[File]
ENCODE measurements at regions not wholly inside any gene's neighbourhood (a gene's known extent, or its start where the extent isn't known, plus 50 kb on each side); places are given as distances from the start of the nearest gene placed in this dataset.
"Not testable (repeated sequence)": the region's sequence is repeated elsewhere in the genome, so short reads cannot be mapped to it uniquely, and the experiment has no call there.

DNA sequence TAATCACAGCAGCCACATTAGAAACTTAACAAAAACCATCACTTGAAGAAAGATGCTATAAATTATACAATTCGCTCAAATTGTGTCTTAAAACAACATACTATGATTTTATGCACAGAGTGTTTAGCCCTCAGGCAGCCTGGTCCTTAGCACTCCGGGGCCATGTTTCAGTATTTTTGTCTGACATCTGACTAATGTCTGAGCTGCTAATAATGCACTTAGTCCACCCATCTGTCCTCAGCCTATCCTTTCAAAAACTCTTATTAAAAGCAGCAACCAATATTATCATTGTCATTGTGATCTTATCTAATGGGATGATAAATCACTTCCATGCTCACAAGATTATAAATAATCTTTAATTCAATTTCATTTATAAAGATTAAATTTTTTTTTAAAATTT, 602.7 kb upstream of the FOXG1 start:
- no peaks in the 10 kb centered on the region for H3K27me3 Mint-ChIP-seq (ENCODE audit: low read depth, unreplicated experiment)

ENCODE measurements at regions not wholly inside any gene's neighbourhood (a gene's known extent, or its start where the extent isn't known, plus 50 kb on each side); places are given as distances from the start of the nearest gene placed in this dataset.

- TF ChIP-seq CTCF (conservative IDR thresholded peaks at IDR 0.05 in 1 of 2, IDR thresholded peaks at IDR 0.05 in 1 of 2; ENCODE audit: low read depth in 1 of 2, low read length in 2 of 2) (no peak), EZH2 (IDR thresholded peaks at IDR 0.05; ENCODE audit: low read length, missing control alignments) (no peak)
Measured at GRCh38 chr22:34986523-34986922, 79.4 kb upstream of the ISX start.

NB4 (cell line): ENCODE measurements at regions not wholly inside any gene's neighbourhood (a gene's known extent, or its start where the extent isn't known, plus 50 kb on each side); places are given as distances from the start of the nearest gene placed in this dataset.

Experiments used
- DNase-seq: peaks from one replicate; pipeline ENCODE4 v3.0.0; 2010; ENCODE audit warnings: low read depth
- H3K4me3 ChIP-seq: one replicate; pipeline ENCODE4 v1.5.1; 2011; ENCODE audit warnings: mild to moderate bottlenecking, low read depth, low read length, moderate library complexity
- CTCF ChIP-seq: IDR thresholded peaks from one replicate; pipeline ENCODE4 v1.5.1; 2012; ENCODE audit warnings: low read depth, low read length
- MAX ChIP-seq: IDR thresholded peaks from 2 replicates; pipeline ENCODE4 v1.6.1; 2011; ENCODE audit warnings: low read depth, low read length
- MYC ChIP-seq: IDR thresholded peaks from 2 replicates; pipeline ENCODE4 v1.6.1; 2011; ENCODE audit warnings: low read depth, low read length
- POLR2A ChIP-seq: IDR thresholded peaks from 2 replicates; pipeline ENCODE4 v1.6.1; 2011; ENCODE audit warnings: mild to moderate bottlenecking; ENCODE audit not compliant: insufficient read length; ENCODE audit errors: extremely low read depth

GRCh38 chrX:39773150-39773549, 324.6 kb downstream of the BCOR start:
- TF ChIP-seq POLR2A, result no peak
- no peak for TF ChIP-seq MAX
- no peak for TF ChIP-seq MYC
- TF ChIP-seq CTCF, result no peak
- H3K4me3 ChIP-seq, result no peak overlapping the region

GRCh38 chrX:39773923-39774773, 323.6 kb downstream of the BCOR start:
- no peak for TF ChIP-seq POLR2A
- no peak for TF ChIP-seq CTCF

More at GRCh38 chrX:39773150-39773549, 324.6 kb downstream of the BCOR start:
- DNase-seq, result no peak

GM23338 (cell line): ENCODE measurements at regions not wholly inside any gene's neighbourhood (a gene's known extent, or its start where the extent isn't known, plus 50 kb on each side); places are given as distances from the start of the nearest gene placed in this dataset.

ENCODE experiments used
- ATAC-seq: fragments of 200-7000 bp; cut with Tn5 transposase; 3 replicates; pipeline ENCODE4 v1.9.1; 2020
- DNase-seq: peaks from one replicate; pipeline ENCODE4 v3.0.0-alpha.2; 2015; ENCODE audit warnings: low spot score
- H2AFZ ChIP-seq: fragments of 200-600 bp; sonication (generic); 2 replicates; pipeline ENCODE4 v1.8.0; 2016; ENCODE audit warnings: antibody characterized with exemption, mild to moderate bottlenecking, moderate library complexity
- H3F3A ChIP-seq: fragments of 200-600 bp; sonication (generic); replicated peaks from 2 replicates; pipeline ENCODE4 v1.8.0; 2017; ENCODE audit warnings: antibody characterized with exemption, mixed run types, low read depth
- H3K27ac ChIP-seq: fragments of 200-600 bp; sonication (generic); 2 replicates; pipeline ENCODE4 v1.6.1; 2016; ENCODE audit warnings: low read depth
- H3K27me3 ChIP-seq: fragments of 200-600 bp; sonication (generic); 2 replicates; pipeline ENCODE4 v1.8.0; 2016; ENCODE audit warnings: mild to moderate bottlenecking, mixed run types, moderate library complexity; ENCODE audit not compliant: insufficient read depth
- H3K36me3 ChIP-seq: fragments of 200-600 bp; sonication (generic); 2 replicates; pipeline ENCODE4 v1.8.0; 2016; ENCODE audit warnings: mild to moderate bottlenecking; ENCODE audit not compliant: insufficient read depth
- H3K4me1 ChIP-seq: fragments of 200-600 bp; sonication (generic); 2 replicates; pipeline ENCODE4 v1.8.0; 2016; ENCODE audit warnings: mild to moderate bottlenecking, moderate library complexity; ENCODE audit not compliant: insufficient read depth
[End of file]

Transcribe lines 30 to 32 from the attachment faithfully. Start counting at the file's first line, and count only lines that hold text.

- DNase-seq: peaks from one replicate; pipeline ENCODE4 v3.0.0-alpha.2; 2015; ENCODE audit warnings: low spot score
- H2AFZ ChIP-seq: fragments of 200-600 bp; sonication (generic); 2 replicates; pipeline ENCODE4 v1.8.0; 2016; ENCODE audit warnings: antibody characterized with exemption, mild to moderate bottlenecking, moderate library complexity
- H3F3A ChIP-seq: fragments of 200-600 bp; sonication (generic); replicated peaks from 2 replicates; pipeline ENCODE4 v1.8.0; 2017; ENCODE audit warnings: antibody characterized with exemption, mixed run types, low read depth